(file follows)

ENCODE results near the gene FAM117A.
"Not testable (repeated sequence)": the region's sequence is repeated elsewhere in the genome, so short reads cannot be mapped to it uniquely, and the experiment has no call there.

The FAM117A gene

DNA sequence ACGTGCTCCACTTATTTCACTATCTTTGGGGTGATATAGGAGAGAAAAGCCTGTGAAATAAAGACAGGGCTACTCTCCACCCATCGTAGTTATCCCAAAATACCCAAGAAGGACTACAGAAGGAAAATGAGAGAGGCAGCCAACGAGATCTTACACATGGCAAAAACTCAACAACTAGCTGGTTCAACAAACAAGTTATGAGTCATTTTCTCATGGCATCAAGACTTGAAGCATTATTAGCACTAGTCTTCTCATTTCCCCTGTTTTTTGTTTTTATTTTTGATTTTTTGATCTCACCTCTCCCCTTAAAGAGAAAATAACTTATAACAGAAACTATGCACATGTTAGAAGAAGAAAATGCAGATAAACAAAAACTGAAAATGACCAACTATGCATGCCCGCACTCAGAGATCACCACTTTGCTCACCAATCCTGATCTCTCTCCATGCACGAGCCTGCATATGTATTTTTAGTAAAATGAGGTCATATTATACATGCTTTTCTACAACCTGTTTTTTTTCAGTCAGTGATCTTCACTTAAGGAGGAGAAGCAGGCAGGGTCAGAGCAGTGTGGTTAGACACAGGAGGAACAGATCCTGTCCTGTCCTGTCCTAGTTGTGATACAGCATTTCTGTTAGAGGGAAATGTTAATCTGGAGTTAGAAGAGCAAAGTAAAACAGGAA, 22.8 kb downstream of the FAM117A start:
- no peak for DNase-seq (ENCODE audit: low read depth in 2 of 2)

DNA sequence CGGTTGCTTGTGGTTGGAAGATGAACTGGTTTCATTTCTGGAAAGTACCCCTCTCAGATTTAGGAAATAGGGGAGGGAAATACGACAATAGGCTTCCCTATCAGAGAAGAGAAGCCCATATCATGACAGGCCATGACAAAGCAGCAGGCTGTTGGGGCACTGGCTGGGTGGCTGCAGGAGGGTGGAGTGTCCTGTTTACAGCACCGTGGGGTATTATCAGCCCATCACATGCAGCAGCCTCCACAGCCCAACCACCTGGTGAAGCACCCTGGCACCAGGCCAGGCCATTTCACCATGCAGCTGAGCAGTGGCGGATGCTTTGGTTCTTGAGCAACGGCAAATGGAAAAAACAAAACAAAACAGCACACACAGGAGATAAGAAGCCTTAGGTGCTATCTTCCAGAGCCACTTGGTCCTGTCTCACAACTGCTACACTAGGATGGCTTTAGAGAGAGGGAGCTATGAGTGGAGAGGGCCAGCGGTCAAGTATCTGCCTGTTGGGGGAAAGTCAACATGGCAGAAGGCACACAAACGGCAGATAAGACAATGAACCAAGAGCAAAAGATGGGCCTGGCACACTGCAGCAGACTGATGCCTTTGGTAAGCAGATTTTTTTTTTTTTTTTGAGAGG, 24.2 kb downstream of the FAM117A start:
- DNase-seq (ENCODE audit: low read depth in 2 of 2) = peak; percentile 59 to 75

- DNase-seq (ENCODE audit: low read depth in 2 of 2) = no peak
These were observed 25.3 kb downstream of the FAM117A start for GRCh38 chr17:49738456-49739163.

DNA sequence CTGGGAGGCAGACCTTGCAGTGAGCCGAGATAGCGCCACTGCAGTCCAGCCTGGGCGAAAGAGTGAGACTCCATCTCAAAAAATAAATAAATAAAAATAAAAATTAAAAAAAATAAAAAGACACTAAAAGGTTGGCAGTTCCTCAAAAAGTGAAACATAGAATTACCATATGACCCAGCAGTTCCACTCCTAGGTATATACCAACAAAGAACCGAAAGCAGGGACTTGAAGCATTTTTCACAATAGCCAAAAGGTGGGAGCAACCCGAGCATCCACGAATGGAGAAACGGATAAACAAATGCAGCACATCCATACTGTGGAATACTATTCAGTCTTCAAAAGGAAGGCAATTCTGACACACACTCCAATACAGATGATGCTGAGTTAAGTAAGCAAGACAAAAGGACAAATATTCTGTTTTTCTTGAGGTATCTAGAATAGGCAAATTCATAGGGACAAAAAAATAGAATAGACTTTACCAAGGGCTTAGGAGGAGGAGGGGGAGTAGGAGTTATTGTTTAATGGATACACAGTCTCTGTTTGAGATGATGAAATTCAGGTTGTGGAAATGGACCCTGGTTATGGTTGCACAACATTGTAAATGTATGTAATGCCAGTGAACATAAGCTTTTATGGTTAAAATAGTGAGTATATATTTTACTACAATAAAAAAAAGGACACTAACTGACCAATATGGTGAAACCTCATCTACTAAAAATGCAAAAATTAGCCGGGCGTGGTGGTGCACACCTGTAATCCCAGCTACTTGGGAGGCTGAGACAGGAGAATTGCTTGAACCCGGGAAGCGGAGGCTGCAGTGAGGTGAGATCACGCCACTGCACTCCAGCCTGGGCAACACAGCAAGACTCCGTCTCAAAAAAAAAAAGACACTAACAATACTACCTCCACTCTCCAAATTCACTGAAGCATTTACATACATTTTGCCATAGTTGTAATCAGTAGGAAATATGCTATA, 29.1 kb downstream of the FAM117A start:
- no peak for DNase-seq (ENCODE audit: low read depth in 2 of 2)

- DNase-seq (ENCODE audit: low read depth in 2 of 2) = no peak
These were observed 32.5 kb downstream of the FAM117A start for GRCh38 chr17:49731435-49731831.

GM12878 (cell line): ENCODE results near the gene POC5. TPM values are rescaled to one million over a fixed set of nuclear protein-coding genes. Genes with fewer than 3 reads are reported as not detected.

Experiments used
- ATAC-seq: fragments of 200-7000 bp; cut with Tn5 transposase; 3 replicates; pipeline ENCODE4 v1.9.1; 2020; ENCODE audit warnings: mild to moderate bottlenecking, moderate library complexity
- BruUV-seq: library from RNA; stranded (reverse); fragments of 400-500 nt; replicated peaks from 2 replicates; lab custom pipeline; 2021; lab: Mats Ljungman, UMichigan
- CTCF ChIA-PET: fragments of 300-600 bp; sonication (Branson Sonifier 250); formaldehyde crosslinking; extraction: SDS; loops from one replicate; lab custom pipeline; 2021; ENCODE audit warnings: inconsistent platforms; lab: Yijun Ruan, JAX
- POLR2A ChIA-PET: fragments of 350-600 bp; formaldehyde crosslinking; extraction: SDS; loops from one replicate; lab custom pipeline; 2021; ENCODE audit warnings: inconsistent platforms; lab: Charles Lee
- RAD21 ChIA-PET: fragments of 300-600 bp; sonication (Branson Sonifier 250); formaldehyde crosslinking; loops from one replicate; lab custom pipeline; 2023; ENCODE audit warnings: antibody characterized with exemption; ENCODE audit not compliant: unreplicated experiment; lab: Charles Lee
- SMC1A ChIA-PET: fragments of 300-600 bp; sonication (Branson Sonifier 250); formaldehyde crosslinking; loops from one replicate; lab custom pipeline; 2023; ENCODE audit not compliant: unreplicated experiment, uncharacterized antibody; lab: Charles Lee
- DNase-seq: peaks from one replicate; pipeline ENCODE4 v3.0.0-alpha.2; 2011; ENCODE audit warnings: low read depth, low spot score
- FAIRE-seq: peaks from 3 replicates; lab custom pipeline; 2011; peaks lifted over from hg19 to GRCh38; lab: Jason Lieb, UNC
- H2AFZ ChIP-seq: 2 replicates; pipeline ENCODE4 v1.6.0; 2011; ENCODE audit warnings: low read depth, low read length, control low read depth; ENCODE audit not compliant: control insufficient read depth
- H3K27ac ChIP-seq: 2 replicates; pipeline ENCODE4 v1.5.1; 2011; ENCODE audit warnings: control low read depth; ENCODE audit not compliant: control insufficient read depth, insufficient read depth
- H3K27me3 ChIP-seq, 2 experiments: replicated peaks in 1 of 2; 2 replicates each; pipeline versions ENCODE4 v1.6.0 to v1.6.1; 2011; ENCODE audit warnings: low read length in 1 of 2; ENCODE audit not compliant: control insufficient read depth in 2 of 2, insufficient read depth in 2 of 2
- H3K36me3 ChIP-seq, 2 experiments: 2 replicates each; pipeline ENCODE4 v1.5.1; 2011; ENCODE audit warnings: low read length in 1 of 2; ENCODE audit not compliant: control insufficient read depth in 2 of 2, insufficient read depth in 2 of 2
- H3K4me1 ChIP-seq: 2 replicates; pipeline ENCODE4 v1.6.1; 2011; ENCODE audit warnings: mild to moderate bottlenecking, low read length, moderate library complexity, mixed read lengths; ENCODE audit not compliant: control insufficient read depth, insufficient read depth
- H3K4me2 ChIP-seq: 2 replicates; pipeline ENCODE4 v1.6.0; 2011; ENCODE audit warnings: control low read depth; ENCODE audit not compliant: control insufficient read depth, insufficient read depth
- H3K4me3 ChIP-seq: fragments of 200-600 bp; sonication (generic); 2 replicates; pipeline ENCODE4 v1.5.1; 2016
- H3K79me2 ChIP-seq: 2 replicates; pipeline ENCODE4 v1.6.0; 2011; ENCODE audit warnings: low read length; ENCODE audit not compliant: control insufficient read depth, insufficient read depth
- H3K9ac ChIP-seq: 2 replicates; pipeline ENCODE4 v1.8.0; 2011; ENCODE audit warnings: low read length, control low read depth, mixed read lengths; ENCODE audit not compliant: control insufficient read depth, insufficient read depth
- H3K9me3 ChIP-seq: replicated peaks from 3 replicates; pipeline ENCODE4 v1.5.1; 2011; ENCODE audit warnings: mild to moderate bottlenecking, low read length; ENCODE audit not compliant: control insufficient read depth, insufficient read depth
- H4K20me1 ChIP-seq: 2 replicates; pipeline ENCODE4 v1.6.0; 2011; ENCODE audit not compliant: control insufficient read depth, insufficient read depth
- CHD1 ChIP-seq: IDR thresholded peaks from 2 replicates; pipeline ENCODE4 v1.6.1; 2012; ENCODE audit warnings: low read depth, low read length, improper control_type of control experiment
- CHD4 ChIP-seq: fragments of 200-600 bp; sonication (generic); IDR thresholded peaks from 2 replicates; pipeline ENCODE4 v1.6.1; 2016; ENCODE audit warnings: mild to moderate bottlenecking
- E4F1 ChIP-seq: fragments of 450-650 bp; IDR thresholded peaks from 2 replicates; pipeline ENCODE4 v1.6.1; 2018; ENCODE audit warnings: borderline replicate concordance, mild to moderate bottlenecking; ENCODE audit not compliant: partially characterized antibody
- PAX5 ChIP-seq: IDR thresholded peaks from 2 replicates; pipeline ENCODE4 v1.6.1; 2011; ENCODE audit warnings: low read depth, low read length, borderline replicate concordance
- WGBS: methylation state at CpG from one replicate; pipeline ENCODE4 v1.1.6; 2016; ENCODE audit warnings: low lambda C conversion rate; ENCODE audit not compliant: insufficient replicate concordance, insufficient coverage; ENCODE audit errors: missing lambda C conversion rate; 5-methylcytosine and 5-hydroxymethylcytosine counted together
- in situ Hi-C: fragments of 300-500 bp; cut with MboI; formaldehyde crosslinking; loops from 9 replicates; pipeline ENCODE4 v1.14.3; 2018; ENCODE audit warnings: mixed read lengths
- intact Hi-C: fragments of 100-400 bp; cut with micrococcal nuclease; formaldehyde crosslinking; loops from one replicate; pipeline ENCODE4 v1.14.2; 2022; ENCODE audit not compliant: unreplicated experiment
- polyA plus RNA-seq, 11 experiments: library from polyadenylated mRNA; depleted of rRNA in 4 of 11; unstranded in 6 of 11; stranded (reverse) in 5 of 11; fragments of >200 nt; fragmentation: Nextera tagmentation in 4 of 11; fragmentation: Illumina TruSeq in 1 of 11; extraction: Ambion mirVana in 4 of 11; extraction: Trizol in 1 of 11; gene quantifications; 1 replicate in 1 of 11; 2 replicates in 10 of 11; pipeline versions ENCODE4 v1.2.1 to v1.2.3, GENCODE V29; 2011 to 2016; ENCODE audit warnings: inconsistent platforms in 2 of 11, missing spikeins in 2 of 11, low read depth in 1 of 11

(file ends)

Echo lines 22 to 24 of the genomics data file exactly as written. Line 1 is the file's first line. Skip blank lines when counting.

- DNase-seq: peaks from one replicate; pipeline ENCODE4 v3.0.0-alpha.2; 2011; ENCODE audit warnings: low read depth, low spot score
- FAIRE-seq: peaks from 3 replicates; lab custom pipeline; 2011; peaks lifted over from hg19 to GRCh38; lab: Jason Lieb, UNC
- H2AFZ ChIP-seq: 2 replicates; pipeline ENCODE4 v1.6.0; 2011; ENCODE audit warnings: low read depth, low read length, control low read depth; ENCODE audit not compliant: control insufficient read depth